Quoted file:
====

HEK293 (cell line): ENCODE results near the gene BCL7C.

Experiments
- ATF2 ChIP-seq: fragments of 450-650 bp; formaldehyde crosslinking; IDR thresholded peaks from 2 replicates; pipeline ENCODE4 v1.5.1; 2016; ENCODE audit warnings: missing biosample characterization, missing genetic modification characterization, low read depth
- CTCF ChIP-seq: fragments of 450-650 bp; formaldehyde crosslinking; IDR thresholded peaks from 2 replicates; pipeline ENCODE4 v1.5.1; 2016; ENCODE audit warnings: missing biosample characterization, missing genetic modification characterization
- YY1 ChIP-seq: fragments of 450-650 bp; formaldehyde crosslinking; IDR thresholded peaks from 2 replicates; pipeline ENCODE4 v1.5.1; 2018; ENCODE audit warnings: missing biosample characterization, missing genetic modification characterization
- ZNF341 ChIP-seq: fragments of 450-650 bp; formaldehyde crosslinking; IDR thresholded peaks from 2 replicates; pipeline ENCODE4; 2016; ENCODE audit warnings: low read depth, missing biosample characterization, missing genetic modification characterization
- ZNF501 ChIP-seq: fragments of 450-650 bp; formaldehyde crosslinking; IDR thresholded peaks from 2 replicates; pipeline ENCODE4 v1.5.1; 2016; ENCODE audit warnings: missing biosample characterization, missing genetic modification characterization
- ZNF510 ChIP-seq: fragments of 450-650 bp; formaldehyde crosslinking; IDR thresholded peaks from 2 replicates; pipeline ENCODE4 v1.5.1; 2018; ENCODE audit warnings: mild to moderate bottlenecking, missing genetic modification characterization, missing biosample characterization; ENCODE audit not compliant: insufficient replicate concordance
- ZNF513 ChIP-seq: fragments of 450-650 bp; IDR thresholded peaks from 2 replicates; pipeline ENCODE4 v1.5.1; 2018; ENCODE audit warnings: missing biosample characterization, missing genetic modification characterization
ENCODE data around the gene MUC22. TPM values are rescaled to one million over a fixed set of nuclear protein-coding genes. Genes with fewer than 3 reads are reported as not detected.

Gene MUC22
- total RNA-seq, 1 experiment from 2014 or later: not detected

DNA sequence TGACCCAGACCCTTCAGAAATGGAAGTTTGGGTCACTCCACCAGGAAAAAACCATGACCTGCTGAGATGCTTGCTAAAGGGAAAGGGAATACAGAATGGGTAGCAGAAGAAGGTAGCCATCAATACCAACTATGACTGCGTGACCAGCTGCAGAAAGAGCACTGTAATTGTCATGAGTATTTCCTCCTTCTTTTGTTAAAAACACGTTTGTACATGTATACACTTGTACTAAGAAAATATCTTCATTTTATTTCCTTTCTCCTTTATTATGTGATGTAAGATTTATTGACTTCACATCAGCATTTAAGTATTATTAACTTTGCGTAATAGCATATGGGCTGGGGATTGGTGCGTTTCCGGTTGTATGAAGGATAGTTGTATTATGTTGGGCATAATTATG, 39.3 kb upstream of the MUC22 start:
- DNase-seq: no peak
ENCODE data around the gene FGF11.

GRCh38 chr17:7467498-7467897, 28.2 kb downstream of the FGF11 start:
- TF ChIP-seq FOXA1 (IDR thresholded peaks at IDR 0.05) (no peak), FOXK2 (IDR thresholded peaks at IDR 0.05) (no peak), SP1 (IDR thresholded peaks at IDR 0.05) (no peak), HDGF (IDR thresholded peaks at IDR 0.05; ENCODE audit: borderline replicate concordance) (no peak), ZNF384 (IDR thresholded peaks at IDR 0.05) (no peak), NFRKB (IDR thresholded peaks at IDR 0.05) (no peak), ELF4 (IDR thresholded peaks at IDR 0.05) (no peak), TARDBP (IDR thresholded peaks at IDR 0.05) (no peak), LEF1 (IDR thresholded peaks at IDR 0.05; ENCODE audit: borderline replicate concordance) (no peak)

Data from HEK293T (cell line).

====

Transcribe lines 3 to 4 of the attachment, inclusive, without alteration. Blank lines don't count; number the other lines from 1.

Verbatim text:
- ATF2 ChIP-seq: fragments of 450-650 bp; formaldehyde crosslinking; IDR thresholded peaks from 2 replicates; pipeline ENCODE4 v1.5.1; 2016; ENCODE audit warnings: missing biosample characterization, missing genetic modification characterization, low read depth
- CTCF ChIP-seq: fragments of 450-650 bp; formaldehyde crosslinking; IDR thresholded peaks from 2 replicates; pipeline ENCODE4 v1.5.1; 2016; ENCODE audit warnings: missing biosample characterization, missing genetic modification characterization